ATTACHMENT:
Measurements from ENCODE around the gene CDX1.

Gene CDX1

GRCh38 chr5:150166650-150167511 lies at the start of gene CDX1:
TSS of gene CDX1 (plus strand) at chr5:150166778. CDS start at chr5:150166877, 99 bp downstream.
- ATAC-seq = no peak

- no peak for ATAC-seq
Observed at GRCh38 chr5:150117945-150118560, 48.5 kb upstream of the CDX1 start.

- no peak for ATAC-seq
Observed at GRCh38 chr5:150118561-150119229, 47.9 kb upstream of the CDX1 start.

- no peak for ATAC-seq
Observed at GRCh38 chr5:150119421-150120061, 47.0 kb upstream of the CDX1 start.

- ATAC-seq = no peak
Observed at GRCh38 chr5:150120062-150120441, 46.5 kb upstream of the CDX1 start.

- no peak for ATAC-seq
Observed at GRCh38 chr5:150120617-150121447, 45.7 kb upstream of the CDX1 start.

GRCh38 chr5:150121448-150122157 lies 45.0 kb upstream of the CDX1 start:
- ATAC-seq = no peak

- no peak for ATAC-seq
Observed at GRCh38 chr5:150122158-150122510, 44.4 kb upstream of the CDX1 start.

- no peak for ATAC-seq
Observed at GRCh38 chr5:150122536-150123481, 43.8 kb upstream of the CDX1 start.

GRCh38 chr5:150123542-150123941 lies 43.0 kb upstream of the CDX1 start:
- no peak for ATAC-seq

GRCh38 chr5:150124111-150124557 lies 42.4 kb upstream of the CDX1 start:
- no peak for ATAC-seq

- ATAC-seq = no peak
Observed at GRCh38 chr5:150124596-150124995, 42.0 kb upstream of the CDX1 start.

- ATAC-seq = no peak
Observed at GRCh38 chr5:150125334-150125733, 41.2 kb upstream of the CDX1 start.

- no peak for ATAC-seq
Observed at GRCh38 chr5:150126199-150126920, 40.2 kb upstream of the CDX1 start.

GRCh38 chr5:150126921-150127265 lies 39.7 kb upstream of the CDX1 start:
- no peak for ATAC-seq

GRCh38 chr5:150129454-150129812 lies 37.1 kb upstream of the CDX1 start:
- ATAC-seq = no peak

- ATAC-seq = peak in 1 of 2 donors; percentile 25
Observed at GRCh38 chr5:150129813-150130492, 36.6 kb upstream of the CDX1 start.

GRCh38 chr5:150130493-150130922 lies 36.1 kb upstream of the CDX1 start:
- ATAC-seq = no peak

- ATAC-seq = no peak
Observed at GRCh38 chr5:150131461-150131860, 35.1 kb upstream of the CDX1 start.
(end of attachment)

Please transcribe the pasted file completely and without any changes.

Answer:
Measurements from ENCODE around the gene CDX1.

Gene CDX1

GRCh38 chr5:150166650-150167511 lies at the start of gene CDX1:
TSS of gene CDX1 (plus strand) at chr5:150166778. CDS start at chr5:150166877, 99 bp downstream.
- ATAC-seq = no peak

- no peak for ATAC-seq
Observed at GRCh38 chr5:150117945-150118560, 48.5 kb upstream of the CDX1 start.

- no peak for ATAC-seq
Observed at GRCh38 chr5:150118561-150119229, 47.9 kb upstream of the CDX1 start.

- no peak for ATAC-seq
Observed at GRCh38 chr5:150119421-150120061, 47.0 kb upstream of the CDX1 start.

- ATAC-seq = no peak
Observed at GRCh38 chr5:150120062-150120441, 46.5 kb upstream of the CDX1 start.

- no peak for ATAC-seq
Observed at GRCh38 chr5:150120617-150121447, 45.7 kb upstream of the CDX1 start.

GRCh38 chr5:150121448-150122157 lies 45.0 kb upstream of the CDX1 start:
- ATAC-seq = no peak

- no peak for ATAC-seq
Observed at GRCh38 chr5:150122158-150122510, 44.4 kb upstream of the CDX1 start.

- no peak for ATAC-seq
Observed at GRCh38 chr5:150122536-150123481, 43.8 kb upstream of the CDX1 start.

GRCh38 chr5:150123542-150123941 lies 43.0 kb upstream of the CDX1 start:
- no peak for ATAC-seq

GRCh38 chr5:150124111-150124557 lies 42.4 kb upstream of the CDX1 start:
- no peak for ATAC-seq

- ATAC-seq = no peak
Observed at GRCh38 chr5:150124596-150124995, 42.0 kb upstream of the CDX1 start.

- ATAC-seq = no peak
Observed at GRCh38 chr5:150125334-150125733, 41.2 kb upstream of the CDX1 start.

- no peak for ATAC-seq
Observed at GRCh38 chr5:150126199-150126920, 40.2 kb upstream of the CDX1 start.

GRCh38 chr5:150126921-150127265 lies 39.7 kb upstream of the CDX1 start:
- no peak for ATAC-seq

GRCh38 chr5:150129454-150129812 lies 37.1 kb upstream of the CDX1 start:
- ATAC-seq = no peak

- ATAC-seq = peak in 1 of 2 donors; percentile 25
Observed at GRCh38 chr5:150129813-150130492, 36.6 kb upstream of the CDX1 start.

GRCh38 chr5:150130493-150130922 lies 36.1 kb upstream of the CDX1 start:
- ATAC-seq = no peak

- ATAC-seq = no peak
Observed at GRCh38 chr5:150131461-150131860, 35.1 kb upstream of the CDX1 start.